How to Get into a Hockey Fight*

 *Hint: it’s not hard.

Hockey is a game of finesse, speed, toughness—but also of respect and honor.  It is also the only sport where fighting plays an important role in keeping players in line.  There’s no hurling beanballs from 60 feet away or throwing a stray punch on the basketball court before being immediately pulled apart and thrown out of the game.  

If you’re disrespectful on the ice, you will have to stand by your actions by getting either pummeled in the face or defending your honor while the referee pockets his whistle until the gladiators are punched out. And then you get to rest for five minutes on your own in the box to reflect on the success or failure of your bout. 

Fisticuffs play an important part of the game where a fight can completely tilt the action on a guy with a C-sweater connecting with a good haymaker. There are certain things that one can do that will immediately get you punched in the face by the opposing team’s enforcer. Some teams keep a fourth line roster spot for a goon who mostly rides the lumber, only to see the ice when someone is needed to drop the gloves and prove a point.  

DETROIT, circa 1955, The Detroit Red Wings’ star Gordie Howe, number 9, checks a Chicago Black Hawk opponent into the boards during a National Hockey League game in Detroit in the mid-1950s, as the referee lifts himself out of the way. (Photo by Transcendental Graphics/Getty Images)

If you ever find yourself on the ice, these parameters will help guide you in case you want to throw down.


Goalies are quirky superstitious weirdos who many people have to pretend to like.  But your goalie is your backbone and a competitor’s stick tap to the pads of your netminder will get them cross-checked in the jaw. Defending a man who can do splits may feel awkward at first, but all hesitancy goes out the door when you see a short stop snow shower spray in that flexible highlight reel’s mug. A shot just a beat too late after a whistle is another big no-no that is sure to get you chased down.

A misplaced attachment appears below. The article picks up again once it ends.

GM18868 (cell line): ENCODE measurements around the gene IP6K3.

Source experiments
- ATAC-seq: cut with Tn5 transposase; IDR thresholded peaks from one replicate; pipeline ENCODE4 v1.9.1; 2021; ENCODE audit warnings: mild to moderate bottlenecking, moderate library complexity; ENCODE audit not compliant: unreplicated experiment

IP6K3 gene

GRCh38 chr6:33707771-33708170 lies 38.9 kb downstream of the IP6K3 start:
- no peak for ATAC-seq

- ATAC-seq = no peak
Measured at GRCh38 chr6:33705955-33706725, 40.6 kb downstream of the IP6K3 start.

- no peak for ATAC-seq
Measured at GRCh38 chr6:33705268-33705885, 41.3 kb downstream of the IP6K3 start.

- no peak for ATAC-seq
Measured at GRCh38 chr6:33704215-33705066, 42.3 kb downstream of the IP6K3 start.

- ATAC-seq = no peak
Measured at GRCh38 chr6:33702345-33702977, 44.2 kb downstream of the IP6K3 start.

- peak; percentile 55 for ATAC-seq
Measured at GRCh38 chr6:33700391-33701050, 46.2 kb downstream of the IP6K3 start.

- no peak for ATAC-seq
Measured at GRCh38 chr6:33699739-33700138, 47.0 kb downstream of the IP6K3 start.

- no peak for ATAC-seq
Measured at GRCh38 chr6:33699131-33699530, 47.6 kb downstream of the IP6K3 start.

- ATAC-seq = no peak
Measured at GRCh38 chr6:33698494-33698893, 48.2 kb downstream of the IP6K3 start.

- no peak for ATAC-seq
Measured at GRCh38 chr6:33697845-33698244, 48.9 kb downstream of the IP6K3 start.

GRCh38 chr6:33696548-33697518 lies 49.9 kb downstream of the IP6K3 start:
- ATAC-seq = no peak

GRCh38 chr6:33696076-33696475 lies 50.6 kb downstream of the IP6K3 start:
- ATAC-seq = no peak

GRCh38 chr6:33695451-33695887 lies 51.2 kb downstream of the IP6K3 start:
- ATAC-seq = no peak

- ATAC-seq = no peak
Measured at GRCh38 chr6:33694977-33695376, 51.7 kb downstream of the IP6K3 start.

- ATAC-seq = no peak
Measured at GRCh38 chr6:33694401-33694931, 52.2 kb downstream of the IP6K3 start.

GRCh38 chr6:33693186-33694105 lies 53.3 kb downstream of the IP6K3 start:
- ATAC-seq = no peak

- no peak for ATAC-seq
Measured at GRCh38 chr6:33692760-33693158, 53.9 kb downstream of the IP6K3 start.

This one is a slow brewing method, but it’s sure to get your number called out on the home team’s bench. Showboat after a goal on the road and you’re going to have to celebrate a scrap in addition to your goal. Nothing shows versatility like a Gordie Howe hat trick—goal, assist, and fight.


If you go too low, too high, too late, or too close to the bench on another teams’ sniper, you will have to keep your head on a swivel the rest of the game.  A team’s star player is never expected to scrape the knuckles, so know that if you throw a hit above your pay grade, an enforcer will be there to put you back in your place. Not many Gretzky’s have their own McSorley in the modern game, but people still expect you to respect the games’ best.


I don’t believe the deepest bowels of Dante’s Inferno smell as foul as hockey equipment. The pungent odor sometimes is also accompanied by a taste that can ruin your next meal. This smell seems to concentrate itself in one place—the palm of a hockey glove. If you ever are in the mood to instigate something, putting that stink palm in another player’s face is as bad as it gets. And that smell doesn’t come off either. Sticks on your nose for the rest of the game, if not longer. The stink palm is the equivalent of a war crime in some countries, so it is an immediate request to get punched in the face.  

Now that you have this valuable information in case you ever find yourself in a professional hockey game, I hope you use it well.